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Phoebe Y. Lin (she/they)

PhD Candidate in the Department of Human Development and Social Policy

Phoebe Y. Lin (she/they)

Trust yourself and your own voice. Follow what resonates. Be curious about your fears. Know that you are enough.”

Phoebe Y. Lin is a PhD candidate in the Department of Human Development and Social Policy in the School of Education and Social Policy. Her research aims to better understand how (im)migrants—and notably (im)migrant womxn—build and recast citizenship, race, and gender at the local level in combination with governmental and community organizational practices.

How would you describe your research and/or work to a non-academic audience?
I’m interested in how state policies produce and reproduce inequalities—patterns of uneven distributions of benefits and burdens—particularly for racialized groups and (im)migrants. I’m also interested in how these groups create communities, home, and engage in local politics in ways that shift policy possibilities. For my dissertation, I’m focused on understanding how citizenship, race, gender, and meanings of community are constructed and reconstructed by immigration and welfare policy and by (im)migrants, especially (im)migrant womxn, at the neighborhood level.

Tell us what inspired your research and/or work.
My work is deeply personal, as I believe in knowledge formation emanating from “our specific corporealities,” to quote Cindy Cruz. Migrations have always been a part of my story. My parents migrated to New Jersey from Taipei and their parents from China to Taiwan. I’ve always been drawn to understanding the meanings of home, belonging, and community.

My work aims to dismantle racial, gender, and other forms of hierarchy that undermine collective acts of creating a home, and I hope my work can help build toward more just and inclusive communities rooted in relations of care and dignity rather than extraction.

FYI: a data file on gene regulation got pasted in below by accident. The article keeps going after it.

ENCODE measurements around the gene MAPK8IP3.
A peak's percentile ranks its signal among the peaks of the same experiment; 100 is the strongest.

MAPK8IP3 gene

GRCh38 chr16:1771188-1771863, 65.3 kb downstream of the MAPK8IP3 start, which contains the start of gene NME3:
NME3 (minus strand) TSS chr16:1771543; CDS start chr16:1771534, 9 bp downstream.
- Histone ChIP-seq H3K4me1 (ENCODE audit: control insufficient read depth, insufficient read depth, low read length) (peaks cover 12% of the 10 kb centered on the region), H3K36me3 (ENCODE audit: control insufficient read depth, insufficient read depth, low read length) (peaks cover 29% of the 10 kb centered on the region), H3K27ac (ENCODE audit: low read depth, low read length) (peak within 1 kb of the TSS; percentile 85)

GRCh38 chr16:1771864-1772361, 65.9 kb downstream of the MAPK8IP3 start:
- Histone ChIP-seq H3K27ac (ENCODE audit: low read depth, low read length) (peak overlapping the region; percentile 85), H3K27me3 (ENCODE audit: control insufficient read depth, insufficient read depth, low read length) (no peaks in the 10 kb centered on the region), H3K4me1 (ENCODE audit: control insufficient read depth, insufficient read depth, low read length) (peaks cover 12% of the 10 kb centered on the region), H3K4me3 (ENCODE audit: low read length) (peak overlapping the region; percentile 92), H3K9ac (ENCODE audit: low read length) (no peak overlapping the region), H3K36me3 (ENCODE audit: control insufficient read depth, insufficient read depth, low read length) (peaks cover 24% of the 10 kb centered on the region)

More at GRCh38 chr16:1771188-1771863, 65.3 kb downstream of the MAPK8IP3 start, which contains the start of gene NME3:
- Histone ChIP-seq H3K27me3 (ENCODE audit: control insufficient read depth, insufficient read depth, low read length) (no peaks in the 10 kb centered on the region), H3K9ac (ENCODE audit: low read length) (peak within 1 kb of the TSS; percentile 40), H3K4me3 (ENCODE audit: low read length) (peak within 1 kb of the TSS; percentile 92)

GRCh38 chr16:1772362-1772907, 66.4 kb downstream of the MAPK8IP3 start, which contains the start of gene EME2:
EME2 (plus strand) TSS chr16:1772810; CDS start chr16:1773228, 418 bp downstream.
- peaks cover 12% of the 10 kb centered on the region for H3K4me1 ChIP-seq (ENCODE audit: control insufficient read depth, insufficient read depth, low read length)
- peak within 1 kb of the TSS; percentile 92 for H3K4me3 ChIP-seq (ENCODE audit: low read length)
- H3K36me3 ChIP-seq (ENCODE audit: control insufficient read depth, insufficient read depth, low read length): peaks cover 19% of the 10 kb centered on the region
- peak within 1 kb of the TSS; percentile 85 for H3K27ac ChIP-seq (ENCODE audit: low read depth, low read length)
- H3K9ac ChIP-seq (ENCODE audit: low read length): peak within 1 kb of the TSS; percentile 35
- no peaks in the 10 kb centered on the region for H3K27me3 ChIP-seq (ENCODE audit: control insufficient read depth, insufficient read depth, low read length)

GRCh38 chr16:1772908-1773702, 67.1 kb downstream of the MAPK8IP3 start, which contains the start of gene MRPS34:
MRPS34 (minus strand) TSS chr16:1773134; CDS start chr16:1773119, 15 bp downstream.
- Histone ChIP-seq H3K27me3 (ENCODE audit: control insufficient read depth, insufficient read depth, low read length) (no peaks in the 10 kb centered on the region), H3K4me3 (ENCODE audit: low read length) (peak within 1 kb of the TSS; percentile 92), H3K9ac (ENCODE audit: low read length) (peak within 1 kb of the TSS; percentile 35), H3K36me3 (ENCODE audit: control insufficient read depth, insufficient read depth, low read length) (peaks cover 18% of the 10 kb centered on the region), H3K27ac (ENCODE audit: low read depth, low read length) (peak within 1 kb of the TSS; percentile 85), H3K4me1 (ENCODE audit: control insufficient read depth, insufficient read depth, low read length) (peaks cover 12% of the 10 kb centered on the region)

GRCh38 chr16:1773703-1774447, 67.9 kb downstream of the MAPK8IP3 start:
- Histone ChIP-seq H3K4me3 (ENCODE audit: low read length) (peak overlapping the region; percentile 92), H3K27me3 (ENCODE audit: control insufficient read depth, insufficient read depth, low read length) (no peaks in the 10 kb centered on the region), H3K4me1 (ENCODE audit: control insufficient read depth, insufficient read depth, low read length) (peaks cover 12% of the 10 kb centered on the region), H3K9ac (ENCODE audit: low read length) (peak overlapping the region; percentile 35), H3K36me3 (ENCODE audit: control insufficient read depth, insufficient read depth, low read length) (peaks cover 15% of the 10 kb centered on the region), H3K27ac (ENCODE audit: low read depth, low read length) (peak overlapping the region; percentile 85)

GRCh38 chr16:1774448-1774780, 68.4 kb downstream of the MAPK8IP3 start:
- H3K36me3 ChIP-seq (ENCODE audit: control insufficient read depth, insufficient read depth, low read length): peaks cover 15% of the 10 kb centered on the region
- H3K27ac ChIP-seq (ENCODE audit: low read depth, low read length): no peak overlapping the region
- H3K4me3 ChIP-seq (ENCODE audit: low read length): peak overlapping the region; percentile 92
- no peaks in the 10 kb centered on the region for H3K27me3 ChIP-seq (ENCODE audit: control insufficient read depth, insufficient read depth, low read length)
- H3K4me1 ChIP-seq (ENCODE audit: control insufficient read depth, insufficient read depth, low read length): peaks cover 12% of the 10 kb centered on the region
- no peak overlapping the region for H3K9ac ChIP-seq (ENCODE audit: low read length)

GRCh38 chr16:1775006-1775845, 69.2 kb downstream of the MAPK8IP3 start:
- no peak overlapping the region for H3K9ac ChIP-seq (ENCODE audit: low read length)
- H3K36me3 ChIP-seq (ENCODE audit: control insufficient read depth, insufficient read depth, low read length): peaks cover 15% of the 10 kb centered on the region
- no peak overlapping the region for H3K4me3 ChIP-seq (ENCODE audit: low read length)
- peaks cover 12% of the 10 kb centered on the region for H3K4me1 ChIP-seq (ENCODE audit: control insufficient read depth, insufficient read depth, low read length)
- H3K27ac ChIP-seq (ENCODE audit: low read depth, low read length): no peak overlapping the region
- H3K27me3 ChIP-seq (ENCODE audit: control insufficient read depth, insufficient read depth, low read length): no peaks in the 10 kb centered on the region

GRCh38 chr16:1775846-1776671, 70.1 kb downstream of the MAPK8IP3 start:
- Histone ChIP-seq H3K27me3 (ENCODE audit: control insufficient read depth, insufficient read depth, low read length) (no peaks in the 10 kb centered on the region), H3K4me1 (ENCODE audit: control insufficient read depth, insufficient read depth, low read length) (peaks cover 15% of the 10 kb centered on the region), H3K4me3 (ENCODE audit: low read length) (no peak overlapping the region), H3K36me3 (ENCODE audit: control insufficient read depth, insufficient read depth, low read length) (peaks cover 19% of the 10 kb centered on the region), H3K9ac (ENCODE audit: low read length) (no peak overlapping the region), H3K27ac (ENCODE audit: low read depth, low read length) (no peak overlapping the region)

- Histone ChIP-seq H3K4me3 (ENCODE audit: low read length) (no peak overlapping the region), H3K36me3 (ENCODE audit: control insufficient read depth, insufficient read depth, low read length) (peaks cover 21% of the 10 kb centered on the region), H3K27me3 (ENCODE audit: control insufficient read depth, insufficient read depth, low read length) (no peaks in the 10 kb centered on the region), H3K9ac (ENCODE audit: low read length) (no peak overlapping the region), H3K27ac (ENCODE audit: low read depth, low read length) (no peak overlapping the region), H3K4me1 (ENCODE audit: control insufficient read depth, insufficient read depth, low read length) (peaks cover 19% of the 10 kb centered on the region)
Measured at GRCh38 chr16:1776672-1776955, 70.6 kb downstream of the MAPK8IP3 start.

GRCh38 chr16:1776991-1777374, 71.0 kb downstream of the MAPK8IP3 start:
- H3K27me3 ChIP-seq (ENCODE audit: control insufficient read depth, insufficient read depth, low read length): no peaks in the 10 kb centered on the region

How do you unwind after a long day?
I make some dinner and I really enjoy watching food-related TV. I find videos of street food vendors and bakeries around the world very relaxing. Reading non-academic books, drawing and painting, and watching movies also help.

What books are on your bedside table?
I’m slowly reading Beloved by Toni Morrison and Memory for Forgetfulness by Mahmoud Darwish. I recently started Soil Called a Country by Grace H. Zhou.

What inspires you?
I draw a lot of inspiration from what’s around me, so tuning into the sights and sounds of nature and of the city helps. I also enjoy food, poetry, and memoirs. I often return to writers like Audre Lorde, James Baldwin, and Ocean Vuong.

What did you originally want to be when you grew up?
As someone who loved reading as a kid, I wanted to be a children’s book author and illustrator (among many other things). I aspire to be someone whose writing resonates with different audiences. I feel lucky that where I am currently on this long road to getting a PhD I get to spend lots of time reading and writing, even if a lot of time is also spent agonizing about writing.

What advice would you give your younger self or someone considering a similar path?
To my younger self, I would say, trust yourself and your own voice. Follow what resonates. Be curious about your fears. Know that you are enough.

Tell us about a current achievement or something you're working on that excites you.
An exciting current collaboration is with fellow student Claire Mackevicius and recent graduate Sheridan Fuller to study the Guaranteed Income Pilot Program in Evanston. I love that I get to study and advocate for a program distributing $500 a month to low-income Evanston residents and that I get to work as part of a larger team. The collaboration and teamwork have been so rewarding when many aspects of graduate school can be isolating.

Published: October 10, 2023

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